It was this experience that took many of these women out to use their skills and experience on the front line, including setting up and running their own field hospitals, often in the face of prejudice and non-cooperation. When women first set up an women’s ambulance corps, they were simply laughed at.



I was thinking of all those women, as I returned to the entrance of the Glynllifon estate, and how their lives were changed forever. The grand house is not a museum piece, the nearest you come to it is ‘Yr Iard’, the yard, which houses some of the tools belonging to the vast army of workers who built, maintained and fed this opulence. Theirs is also a story of lives changed forever.

It was this photograph, taken at harvest time 1913, that had me stopping in my tracks.



The last harvest of a world that, on the day the photograph was taken, must have seemed to have lasted forever, and would never end. The last harvest of a lost world. There were terrible injustices and inequalities in that world, and, as a woman, I have no hankering to live there – particularly as my ancestors would have been in the yard rather than the house, and my life would most probably have been one of daily physical drudgery and perilous childbearing, accompanied by the pain of watching many of my children die. But it was – and still is – haunting to look into the eyes of a lost world. And to know, as none of them could have ever foreseen in their darkest nightmares, the fields where the men would be by the time of the next harvest, and the courage and resilience those girls would need to do – as women always do – to pick up the pieces and forge a new world, one that would never be the same again.


Fancy a genuine taste of WW1? Well, almost!

P1000860   The Edwardians are famed for their lavish dinners, with numerous courses, almost all involving meat. Only the very poor (who couldn’t afford it), cranks, and slightly suspect socialists like George Bernard Shaw (of  Pygmalion fame), followed a vegetarian diet. I didn’t have to do much research on this, as my family were staunch followers of George Bernard, flying the flag of socialism and vegetarianism (along with pacifism) into the 1960s and beyond. Believe me, growing up in the 196os and 70s vegetarians were still viewed as pretty freakish – and don’t talk about any visits to France! I’ll never forget my first visit to Cranks pioneering veggie restaurant in Carnaby Street – it was a revelation!

And here it is!

My (almost) Edwardian kitchen, where the recipes were tried out (and tweaked)

I was intrigued at the articles that began appearing in Newspapers during the war, starting in about 1916, when the shortages really began to bite. WW1 was far more disorganised than WW2 when it came to rationing – which isn’t surprising when you consider that this was an entirely new kind of war, not fought far away on foreign shores. Zeppelins and U-boats brought the war home for the first time, making it a civilian war too. Many of the articles (when they were not discussing horse meat and the dire penalties for hoarding sugar) included recipes. This one is based on a recipe sent in by ‘a Cornish Lady’.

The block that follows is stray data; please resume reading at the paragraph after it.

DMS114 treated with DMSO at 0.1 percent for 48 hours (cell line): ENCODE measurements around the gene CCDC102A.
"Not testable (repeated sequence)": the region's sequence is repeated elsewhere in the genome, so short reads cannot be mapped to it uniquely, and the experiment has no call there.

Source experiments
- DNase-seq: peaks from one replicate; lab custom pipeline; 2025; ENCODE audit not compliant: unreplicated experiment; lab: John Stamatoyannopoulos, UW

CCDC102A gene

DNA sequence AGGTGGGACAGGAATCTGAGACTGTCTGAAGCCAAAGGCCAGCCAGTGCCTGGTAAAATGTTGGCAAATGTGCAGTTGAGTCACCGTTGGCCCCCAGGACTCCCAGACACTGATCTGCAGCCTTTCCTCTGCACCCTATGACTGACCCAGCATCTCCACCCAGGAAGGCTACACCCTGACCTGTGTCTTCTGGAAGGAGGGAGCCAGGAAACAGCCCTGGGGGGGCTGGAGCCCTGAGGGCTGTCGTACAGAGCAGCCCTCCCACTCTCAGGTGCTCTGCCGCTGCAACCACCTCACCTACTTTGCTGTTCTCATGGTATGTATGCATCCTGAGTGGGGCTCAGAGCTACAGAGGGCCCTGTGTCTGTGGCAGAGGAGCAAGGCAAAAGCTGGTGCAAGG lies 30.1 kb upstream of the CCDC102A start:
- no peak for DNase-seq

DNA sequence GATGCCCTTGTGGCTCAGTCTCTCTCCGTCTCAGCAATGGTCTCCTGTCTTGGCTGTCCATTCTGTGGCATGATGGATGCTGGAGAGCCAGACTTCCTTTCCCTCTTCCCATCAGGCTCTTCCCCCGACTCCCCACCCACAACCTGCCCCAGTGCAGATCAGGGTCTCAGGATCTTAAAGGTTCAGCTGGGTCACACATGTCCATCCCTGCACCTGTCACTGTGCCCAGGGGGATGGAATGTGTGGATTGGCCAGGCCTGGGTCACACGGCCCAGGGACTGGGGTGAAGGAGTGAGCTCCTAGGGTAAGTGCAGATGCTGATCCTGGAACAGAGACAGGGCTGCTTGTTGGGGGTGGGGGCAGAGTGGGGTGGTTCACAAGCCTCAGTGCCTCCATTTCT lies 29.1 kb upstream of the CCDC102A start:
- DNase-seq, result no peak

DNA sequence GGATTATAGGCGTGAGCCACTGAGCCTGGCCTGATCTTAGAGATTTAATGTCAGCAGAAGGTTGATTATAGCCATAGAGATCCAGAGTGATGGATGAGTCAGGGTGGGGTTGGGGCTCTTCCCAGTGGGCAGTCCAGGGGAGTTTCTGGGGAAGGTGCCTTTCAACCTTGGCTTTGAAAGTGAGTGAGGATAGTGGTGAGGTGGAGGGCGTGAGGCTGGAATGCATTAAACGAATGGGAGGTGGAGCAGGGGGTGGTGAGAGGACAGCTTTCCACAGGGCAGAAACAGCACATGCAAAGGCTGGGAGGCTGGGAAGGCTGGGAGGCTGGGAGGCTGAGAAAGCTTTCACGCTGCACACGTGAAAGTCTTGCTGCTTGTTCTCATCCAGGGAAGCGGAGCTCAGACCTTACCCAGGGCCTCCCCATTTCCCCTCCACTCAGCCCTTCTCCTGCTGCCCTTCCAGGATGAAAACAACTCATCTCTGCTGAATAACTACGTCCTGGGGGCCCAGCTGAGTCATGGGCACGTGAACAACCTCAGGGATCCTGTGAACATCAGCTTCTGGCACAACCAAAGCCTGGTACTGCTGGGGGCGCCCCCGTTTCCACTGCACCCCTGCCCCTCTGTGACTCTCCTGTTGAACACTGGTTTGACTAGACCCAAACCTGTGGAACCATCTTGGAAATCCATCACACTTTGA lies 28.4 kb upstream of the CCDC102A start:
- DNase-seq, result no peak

In true Edwardian style, the original was vast. Possibly to feed hungry land girls and schoolchildren children working on the land to keep the country fed. Okay, I cheated, I added cheese. I have to confess it was pretty tasteless with just a thin white sauce.  And I fried the leeks in butter and garlic rather than boiling them. But, though I say it myself – the results were delicious and satisfying. They were helped by the addition of the bread being delicious sourdough from my local micro-baker, Mick Hartley (as featured on BBCRadio 4 Food programme), which being wild yeast and brown organic flour was pretty authentic to the period too.

So here is the WW1 Meatless Meal, as discussed with Roy Noble during my interview on BBC Radio Wales last Sunday (still time to catch it, I start around 39.30). And Roy is quite right – it’s a variation on a Welsh Rarebit. With a Cornish Lady’s ingenuity, of course. I imagine it’s just the sort of thing that Elin, the heroine of  We That are Left, would have come up with to keep the workers in her walled kitchen garden fuelled up.


A ‘Meatless Meal’

Based on a 1918 recipe, but on more manageable lines and with the addition of cheese to improve tastiness.

Serves 2 or 4, depending on how hungry you are (but be warned, it is delicious!). Adjust the amounts (especially the cheese) to your own taste.

Chop three leeks. Fry gently in butter until soft. Add a clove of garlic and ten chopped mushrooms (add more if you like mushrooms).

In a saucepan melt two tablespoons of butter, slowly add one tablespoon of floor and stir for one minute. Then add approximately ½ pint (284 ml) milk slowly until you reach a consistency of double cream. Add approximately 4oz (113) grated cheese. Pour over 2 – 4 large pieces of toast. Place in a fireproof dish, scatter grated cheese on top and place under a hot grill until golden brown. Serve hot.